ONTARIO, Ore. — Carly Lynch dreams of a life one day on the professional rodeo circuit, but for now she commutes 20 miles from Idaho to this small city in eastern Oregon to work as a waitress. There are restaurant jobs closer to home, but she is willing to drive the extra miles for a simple reason: Oregon’s minimum wage is $1.85 higher per hour than Idaho’s.
“It’s a big difference in pay,” said Lynch, 20, who moved last summer from her parents’ home in Boise, 30 miles farther east, to make her Oregon commute more bearable. “I can actually put some in the bank.”
In the nation’s debate about the minimum wage, which President Obama has proposed increasing at the federal level to $10.10 from $7.25, this rolling borderland of onion farms and strip malls provides a test tube of sorts for observing how the minimum wage works in daily life, and how differences in the rate can affect a local economy in sometimes unexpected ways.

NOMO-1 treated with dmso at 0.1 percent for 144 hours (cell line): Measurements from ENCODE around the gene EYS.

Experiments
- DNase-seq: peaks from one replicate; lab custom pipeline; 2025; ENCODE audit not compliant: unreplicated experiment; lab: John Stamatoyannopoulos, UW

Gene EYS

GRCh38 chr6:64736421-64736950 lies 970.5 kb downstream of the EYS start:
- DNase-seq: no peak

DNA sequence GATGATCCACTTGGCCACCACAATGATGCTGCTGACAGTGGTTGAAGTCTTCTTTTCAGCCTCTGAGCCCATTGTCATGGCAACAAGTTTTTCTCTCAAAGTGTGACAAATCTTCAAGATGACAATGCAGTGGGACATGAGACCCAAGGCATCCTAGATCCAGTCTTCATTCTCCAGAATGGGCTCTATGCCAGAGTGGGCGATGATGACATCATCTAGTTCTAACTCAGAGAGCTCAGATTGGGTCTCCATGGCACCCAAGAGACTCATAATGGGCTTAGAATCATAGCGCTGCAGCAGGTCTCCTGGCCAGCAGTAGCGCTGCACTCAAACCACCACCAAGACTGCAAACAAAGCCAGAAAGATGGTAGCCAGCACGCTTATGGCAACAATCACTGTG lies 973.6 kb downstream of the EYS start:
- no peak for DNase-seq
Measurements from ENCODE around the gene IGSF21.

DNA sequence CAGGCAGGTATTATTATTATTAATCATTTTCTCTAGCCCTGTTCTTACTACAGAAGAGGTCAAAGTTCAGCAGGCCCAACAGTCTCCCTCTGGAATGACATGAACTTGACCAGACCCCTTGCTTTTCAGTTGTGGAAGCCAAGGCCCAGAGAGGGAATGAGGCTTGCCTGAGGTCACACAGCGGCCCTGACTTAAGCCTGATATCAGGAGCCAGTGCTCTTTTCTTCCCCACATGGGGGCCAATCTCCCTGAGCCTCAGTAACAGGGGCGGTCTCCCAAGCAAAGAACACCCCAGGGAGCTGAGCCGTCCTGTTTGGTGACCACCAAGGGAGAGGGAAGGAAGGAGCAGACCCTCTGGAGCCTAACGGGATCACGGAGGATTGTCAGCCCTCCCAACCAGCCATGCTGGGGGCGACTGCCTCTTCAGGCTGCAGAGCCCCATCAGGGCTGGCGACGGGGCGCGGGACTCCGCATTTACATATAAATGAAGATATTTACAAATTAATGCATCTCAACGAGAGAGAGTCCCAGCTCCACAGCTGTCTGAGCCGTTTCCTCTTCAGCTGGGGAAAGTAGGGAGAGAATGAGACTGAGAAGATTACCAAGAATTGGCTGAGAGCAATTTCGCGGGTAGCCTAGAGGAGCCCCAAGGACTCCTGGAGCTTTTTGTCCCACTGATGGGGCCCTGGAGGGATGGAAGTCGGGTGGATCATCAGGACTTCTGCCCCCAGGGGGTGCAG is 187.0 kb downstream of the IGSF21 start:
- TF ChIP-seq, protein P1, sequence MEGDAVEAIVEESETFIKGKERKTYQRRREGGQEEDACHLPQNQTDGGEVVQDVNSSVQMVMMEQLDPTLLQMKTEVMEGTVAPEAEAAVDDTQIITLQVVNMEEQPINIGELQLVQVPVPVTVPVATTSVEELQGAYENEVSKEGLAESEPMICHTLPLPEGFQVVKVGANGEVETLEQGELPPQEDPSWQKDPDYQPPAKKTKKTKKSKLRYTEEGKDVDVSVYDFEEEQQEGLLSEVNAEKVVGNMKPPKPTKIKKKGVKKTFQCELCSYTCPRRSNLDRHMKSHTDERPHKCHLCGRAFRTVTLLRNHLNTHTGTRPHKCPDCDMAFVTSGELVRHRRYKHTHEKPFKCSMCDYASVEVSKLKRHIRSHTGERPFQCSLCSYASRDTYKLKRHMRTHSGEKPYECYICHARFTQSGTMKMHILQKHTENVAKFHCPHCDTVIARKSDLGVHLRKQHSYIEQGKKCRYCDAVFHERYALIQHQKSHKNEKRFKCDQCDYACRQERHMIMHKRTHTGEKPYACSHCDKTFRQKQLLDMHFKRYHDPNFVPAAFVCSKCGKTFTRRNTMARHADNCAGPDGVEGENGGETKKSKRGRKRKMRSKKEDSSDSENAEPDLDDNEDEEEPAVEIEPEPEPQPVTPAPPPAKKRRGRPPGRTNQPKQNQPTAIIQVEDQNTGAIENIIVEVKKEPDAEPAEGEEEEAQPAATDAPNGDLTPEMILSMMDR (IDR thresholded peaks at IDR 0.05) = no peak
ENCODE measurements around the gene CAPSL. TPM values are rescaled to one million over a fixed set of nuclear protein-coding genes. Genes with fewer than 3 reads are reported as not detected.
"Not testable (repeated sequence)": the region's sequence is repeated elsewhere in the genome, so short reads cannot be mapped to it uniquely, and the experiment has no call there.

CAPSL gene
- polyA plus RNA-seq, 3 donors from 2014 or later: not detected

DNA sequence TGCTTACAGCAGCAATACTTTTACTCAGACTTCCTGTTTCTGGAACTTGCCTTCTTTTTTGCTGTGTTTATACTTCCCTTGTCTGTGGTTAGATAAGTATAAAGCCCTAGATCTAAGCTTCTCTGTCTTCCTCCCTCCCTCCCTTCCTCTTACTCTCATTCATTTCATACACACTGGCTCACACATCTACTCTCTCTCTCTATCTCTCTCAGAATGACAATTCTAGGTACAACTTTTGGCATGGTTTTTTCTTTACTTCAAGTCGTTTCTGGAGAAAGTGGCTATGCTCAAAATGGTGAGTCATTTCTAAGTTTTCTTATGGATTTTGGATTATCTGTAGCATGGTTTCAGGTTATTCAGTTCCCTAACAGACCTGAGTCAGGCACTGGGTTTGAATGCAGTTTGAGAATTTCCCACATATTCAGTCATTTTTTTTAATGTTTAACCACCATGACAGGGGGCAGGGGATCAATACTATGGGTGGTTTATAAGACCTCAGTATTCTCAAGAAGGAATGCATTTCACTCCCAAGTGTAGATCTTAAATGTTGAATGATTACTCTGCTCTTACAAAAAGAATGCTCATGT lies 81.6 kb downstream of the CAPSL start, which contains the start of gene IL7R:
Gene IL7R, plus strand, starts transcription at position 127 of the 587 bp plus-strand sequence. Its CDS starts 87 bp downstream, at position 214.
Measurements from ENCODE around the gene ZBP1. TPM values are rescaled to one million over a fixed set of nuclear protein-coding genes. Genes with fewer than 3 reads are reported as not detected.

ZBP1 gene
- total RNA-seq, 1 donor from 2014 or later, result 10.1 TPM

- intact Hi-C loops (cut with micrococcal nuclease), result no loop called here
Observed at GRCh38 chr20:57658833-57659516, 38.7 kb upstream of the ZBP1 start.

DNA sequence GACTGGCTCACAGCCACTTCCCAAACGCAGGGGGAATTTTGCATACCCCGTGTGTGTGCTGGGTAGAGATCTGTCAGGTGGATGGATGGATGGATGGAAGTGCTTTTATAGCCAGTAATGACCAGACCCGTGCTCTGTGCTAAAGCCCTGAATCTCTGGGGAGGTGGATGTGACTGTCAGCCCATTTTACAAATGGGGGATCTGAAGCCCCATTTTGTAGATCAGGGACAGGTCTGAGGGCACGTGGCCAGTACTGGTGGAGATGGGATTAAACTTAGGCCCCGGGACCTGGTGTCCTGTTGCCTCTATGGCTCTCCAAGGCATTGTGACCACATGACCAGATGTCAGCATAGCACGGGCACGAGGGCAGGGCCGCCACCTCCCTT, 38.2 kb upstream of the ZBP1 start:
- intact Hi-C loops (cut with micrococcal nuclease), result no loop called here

Lynch is one of many minimum-wage migrants who travel from homes in Idaho, where the rate is $7.25, to work in Oregon, where it is the second-highest in the country, $9.10. Similar migrations unfold every day in other parts of Idaho — at the border with Washington, which has the highest state minimum, $9.32, and into Nevada, where the minimum tops out at $8.25.
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Their experiences underscore what many proponents of raising the wage assert: that even seemingly small increases in pay can galvanize people’s lives, allowing workers to quit second jobs, buy cars or take vacations.
And although some business owners along the border said raising the minimum wage could keep them from adding extra employees, they also said larger economic forces were more important. For example, minimum-wage service jobs in stores, restaurants and motels have boomed on the Oregon side, despite its higher rate, mostly because Oregon has no sales tax.
The competition for workers has in turn forced many businesses on the Idaho side to raise their wages.